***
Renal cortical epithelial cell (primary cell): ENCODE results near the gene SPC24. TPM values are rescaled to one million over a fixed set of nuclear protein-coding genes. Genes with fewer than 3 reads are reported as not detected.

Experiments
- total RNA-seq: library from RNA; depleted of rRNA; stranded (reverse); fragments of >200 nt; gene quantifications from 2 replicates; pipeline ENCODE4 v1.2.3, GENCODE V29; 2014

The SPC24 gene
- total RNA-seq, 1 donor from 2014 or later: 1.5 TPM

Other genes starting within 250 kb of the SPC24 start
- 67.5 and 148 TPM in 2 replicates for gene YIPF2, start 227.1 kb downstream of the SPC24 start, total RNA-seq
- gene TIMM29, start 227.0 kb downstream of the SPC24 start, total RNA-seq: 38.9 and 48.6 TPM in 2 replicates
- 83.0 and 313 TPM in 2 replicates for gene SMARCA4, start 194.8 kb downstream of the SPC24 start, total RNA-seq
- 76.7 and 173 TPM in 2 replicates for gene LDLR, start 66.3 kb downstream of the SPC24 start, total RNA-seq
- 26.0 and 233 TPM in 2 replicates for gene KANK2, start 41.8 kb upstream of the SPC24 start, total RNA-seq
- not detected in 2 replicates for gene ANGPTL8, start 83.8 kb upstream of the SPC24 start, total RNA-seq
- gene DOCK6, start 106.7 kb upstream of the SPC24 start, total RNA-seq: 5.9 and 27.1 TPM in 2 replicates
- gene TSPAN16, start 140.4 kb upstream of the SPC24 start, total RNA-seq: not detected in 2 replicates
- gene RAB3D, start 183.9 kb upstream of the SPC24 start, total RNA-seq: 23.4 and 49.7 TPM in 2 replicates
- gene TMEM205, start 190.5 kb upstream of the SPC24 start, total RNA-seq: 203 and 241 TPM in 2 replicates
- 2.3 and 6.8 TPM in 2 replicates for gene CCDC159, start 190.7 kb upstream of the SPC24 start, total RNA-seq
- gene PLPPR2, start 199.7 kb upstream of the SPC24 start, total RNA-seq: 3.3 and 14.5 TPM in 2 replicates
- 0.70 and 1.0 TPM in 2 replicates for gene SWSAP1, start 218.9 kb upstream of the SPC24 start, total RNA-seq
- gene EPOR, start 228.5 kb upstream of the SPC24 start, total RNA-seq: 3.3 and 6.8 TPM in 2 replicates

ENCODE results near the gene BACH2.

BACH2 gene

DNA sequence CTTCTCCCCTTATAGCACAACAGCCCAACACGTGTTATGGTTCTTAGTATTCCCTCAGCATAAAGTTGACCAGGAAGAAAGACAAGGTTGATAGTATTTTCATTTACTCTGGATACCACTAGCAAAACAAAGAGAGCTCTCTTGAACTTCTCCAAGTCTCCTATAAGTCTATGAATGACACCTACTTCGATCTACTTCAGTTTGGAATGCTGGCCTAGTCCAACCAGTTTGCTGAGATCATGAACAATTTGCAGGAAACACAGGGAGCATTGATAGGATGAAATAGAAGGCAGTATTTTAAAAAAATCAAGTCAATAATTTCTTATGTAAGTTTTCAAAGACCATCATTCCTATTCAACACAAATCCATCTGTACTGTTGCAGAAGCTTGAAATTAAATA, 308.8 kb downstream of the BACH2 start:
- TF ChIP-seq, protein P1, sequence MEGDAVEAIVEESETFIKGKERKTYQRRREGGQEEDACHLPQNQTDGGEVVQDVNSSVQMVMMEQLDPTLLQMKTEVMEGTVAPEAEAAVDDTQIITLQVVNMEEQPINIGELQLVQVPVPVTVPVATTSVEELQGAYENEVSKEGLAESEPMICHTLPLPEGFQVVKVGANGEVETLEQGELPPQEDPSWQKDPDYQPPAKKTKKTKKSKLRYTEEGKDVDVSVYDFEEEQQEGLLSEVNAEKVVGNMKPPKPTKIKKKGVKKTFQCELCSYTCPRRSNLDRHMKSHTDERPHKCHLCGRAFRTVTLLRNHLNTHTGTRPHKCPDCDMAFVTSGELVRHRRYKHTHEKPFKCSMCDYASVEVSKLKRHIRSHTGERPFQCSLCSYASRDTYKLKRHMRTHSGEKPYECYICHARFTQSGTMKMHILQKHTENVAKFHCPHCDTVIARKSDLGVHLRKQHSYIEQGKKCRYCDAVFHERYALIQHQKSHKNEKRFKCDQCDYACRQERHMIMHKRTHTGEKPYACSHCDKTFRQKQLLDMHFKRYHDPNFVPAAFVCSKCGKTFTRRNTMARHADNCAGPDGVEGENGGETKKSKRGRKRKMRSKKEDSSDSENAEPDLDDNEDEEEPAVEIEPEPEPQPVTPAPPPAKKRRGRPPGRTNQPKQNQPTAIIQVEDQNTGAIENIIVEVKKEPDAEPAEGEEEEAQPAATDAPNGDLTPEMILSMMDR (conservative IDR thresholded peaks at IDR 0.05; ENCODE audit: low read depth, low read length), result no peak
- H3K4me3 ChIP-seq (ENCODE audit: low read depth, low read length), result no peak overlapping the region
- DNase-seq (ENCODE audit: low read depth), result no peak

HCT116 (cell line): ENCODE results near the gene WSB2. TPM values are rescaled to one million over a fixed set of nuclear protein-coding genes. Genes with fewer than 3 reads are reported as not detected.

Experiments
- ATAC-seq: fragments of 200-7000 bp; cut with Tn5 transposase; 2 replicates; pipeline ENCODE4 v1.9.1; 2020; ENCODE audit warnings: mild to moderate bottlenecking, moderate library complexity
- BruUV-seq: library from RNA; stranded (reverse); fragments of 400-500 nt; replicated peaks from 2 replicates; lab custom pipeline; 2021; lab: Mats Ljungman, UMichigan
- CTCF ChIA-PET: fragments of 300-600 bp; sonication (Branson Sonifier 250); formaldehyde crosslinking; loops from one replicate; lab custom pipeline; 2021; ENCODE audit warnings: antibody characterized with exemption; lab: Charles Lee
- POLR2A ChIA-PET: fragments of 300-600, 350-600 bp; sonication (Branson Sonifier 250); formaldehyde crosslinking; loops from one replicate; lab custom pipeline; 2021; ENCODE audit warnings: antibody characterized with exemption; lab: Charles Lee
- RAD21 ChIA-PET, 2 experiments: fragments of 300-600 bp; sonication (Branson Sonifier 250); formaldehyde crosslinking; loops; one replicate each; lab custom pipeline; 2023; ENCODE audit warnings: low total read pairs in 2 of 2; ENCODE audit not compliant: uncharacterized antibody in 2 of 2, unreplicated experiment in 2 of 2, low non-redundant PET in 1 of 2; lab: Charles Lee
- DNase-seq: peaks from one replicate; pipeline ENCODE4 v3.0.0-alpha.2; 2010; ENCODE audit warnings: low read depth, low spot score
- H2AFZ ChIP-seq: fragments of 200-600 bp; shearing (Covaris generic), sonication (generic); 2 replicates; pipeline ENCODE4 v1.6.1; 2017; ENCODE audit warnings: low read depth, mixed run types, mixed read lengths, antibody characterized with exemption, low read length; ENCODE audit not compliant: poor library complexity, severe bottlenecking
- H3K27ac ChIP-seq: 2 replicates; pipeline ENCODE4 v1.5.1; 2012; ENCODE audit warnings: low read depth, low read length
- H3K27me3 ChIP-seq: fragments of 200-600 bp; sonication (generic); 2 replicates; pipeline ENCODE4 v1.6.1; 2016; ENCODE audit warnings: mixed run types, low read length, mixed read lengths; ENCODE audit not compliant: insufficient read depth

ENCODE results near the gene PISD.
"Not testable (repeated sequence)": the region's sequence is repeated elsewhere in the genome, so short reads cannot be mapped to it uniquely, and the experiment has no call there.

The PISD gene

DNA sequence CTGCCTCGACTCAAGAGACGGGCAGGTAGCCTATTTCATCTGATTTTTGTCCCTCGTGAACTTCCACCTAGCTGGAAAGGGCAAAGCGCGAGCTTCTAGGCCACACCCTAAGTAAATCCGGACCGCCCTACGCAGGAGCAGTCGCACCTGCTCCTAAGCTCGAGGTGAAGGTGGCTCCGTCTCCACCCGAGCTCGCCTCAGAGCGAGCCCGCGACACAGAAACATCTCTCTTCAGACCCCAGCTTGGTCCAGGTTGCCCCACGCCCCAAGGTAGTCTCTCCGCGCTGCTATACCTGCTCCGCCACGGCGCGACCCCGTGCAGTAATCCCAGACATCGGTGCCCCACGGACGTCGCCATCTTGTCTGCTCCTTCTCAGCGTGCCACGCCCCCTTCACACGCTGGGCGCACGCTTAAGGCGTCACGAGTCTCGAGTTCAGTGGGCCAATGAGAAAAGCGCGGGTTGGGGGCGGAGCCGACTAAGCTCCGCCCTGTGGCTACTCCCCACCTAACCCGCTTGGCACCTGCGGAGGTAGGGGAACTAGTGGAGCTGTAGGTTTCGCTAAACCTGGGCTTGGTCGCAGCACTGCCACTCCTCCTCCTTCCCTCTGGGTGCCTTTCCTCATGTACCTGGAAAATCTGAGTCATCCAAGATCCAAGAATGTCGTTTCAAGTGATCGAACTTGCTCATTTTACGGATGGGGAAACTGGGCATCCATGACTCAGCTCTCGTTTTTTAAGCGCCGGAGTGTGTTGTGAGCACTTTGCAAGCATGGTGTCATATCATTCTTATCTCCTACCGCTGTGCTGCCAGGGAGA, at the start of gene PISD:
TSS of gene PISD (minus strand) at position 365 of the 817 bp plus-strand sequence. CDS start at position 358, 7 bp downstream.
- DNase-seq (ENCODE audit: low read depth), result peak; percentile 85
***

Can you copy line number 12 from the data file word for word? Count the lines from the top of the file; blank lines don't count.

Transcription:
- not detected in 2 replicates for gene ANGPTL8, start 83.8 kb upstream of the SPC24 start, total RNA-seq